Change the World by Taking Power

Its critics are being proven wrong. Syriza hasn’t been demobilizing movements, but helping them grow.

For those of us who were until recently more sympathetic to Antarsya, the “other” coalition on Greece’s radical left, it is salutary to reflect on how well Syriza has done in the last month, and how poorly Antarsya has done by comparison.

The justification for Antarsya’s separate existence goes something like the following: Antarsya, unlike Syriza, is a coalition of the parties that believe Greece can only be saved by a revolutionary transformation of the state. Syriza, unlike Antarsya, equivocates on this issue, and on the connected questions of whether the Greek government should remain in Europe or whether it should agree to pay any of the debt to its international creditors.

Those who vote for Antarsya are voting for a revolutionary alternative to capitalism and, in so doing, they keep alive the possibility of a revolutionary politics. Syriza, by contrast, is merely reformist, and likely to be every bit as shabby in government as Pasok and other social-democratic parties.

In the last election, Antarsya’s vote total was squeezed to just 0.6% since it became a referendum on the possibility of a left-wing government (which most politicized workers want), but by standing Antarsya has kept pressure on Syriza from the left. Its stance outside Syriza has all the benefits of being associated with a rising movement (the sales of Workers’ Solidarity, the newspaper of one of Antarsya’s affiliates, have apparently never been so high), but none of the disadvantages of being associated with Syriza’s defeat, when that disappointment inevitably comes.

Where this justification of Antarsya begins to fall down is with the assumption that the best alternative to a program of reform is to offer a rival program of greater reforms. In this revolutionaries are different from reformists principally in that they ask for more. So Syriza offered Greek nationality to the children of all migrants; and, like a poker player, Antarsya “raised” them by offering to legalize all immigrants in Greece. Syriza said that it would stop all the planned privatizations; Antarsya’s reply was to say it would undo every privatization in Greek history.

But using elections to make revolutionaries is not about outbidding your rival. It involves an explanation both of how any government under capitalism has only limited power, and how those limits can be overcome (only through a direct conflict with the international capitalist class).

It is at this point that Syriza comes across as politically more sophisticated than Antarsya, because it had an analysis of its own limits as a reforming government (the European powers will not allow us to write off more than a small portion of our debt), and an idea of how to get beyond that limit (on the basis of agitation from outside parliament keeping pressure on the government, and on the basis of support from the Left outside Greece).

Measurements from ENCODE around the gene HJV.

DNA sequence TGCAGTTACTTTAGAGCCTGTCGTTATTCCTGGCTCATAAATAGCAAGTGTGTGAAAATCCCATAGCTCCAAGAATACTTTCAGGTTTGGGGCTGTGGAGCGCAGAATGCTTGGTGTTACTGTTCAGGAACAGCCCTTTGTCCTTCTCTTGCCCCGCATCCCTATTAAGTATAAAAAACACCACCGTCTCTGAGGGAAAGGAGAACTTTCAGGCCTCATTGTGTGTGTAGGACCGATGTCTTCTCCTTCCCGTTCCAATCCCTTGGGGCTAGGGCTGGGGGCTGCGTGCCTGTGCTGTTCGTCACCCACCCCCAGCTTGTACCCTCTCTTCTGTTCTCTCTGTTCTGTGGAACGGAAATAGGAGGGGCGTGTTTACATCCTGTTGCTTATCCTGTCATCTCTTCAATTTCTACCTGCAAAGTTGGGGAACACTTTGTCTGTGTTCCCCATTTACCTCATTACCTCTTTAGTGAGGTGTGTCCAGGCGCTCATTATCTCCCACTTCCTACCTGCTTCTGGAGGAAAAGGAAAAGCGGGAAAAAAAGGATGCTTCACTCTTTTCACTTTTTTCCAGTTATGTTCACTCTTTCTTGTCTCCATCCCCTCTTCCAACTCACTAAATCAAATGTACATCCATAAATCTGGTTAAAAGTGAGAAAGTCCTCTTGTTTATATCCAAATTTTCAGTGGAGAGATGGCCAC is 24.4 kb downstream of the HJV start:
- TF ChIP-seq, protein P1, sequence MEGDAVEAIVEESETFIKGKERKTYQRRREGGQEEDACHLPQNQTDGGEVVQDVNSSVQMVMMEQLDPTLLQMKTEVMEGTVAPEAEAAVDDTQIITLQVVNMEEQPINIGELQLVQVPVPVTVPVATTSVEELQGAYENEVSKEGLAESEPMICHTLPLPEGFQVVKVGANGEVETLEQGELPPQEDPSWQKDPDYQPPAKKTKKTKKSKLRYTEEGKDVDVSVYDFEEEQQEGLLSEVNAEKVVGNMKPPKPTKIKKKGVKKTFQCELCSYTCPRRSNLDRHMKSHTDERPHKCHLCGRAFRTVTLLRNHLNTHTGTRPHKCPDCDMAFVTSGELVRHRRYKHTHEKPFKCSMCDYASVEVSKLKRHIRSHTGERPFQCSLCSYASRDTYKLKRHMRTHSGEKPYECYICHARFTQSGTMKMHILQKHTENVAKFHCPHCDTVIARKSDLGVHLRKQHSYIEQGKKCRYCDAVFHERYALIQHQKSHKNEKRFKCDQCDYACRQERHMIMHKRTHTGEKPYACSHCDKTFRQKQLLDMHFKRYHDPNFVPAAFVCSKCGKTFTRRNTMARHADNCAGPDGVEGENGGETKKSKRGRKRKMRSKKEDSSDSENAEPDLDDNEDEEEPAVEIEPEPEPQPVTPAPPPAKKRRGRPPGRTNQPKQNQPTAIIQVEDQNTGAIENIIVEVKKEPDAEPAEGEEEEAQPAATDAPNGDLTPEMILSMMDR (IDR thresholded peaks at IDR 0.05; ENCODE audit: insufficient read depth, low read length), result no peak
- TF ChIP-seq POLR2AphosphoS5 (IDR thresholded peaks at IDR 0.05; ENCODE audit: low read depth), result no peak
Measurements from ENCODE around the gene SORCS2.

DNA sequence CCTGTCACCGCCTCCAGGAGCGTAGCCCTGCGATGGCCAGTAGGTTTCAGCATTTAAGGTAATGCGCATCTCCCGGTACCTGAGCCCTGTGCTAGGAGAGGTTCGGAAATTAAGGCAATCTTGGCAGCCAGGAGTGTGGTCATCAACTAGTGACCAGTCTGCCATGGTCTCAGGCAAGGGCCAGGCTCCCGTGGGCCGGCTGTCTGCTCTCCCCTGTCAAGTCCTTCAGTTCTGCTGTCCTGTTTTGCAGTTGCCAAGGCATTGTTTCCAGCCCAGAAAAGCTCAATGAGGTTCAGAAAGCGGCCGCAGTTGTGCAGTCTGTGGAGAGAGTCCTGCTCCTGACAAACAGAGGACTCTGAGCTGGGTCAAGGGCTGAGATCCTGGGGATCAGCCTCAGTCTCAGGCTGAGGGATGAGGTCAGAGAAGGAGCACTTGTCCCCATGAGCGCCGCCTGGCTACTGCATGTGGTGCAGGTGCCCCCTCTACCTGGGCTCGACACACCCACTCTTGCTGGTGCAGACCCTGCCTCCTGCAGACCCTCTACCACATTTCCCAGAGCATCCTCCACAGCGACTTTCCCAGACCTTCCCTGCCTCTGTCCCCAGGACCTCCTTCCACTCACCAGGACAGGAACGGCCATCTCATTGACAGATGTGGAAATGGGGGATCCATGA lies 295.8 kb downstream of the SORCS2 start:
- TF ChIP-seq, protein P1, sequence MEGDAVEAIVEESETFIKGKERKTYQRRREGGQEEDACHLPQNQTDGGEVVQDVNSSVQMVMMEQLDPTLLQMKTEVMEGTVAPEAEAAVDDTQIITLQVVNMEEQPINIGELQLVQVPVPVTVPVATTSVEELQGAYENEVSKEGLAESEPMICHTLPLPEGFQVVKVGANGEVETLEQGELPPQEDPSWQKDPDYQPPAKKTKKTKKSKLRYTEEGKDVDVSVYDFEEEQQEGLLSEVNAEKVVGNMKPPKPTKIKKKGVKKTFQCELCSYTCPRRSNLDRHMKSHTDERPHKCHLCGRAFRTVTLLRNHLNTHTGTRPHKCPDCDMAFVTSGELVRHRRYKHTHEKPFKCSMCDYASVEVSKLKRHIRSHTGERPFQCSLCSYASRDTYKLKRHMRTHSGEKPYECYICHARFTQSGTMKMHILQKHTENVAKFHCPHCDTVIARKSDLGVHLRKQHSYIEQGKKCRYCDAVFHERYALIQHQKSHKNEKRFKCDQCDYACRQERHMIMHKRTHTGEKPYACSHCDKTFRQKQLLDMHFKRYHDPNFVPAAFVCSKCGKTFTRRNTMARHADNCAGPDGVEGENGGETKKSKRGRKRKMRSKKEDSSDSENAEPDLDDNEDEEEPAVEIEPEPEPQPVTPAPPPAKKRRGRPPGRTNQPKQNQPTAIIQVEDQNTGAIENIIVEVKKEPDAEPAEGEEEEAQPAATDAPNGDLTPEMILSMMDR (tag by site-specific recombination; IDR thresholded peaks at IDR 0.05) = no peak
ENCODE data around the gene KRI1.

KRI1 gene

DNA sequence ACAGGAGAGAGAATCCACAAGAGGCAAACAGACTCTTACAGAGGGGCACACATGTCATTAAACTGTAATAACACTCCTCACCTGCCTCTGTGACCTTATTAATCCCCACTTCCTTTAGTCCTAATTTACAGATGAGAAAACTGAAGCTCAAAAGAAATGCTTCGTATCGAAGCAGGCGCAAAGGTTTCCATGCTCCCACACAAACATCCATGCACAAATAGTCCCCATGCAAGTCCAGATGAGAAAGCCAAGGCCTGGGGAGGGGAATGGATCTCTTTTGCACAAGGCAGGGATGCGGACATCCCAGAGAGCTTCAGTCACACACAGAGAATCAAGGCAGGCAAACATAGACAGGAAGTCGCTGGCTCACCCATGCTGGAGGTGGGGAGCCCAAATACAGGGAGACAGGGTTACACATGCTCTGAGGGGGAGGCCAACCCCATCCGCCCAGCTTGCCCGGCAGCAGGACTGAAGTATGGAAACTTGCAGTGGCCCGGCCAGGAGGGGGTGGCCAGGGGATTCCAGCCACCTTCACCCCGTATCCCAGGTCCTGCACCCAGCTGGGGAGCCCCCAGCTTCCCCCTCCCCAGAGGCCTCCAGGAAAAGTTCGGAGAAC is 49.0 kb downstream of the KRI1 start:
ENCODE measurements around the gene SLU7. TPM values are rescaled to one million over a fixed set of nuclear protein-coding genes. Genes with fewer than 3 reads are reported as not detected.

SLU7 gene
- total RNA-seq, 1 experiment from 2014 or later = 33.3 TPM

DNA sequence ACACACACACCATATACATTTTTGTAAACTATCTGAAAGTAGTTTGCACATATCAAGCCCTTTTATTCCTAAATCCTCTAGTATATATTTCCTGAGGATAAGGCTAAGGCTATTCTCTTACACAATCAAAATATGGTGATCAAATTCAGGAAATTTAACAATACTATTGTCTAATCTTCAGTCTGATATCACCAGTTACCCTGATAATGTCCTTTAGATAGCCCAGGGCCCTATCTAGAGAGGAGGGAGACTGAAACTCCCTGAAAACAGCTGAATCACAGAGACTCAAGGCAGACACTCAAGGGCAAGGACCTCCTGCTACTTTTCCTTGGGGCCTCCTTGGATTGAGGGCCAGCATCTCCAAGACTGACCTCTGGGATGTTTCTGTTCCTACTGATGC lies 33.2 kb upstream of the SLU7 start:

Insofar as they have a political strategy to deal with the problem of Syriza, Antarysa’s most articulate supporters are hoarding every example of Syriza’s betrayal, and counterposing to them the potential virtues of protest. The openings for a left-wing government in Greece are said to operate solely in relationship to the success of social movements. The reason why the Greeks have Syriza, it follows, while the British left has no mass left alternative to the Labour Party, is that we only had the public sector pension battle while they have had thirty-two general strikes.

But where is the mass movement supposed to come from that will rise in such a direct and continuous fashion that it will be powerful enough to overcome the state? Syriza’s fault is said to be that it, like other reformist governments, is continually conspiring to demobilize the mass movements by telling the workers to vote when they should be protesting.

Yet all of us who are watching Greece can see for ourselves — admittedly only in its first two weeks, and so far during a honeymoon period — that Syriza has not been demobilizing the movements, but instead opening new possibilities for them to emerge: by taking down the barriers outside parliament, with the demonstrations in support of their attempts to renegotiate the debt, and by the propaganda of sending ministers around Europe and demanding that the debt be renegotiated.

It’s the parliamentary version of the trade union official you always wanted to have, the one who actually enjoyed a fight with the bosses and did not back down at the first sign of trouble. And people respond to a fighter: so far, the Syriza government is giving further confidence to the social movements.

Subject to the iron law that the global capitalist class has not simply renounced its hegemony in the face of a localized threat, neither will it, and therefore the big battles all lie ahead — Antarsya’s global supporters were wrong, and Syriza’s international admirers were right to challenge them when the former predicted that Syriza would respond to power only by becoming increasingly moderate.

The final assumption that underpins Antarsya’s supporters is that the working class in Greece has an infinite set of opportunities and that if it should miss this one, that would not matter, since at another stage in the future another party would doubtless emerge on the Left, which would be based on different people from different traditions, and would therefore be well placed to carry on the previously absent revolutionary war against the state.

Should Syriza fail, it will not be simply politics as usual. The police and Golden Dawn will be jubilant, and their revenge on the movements will be no more tolerant than the counter-revolution now at work in Egypt. This is an outcome that no socialist should find acceptable.

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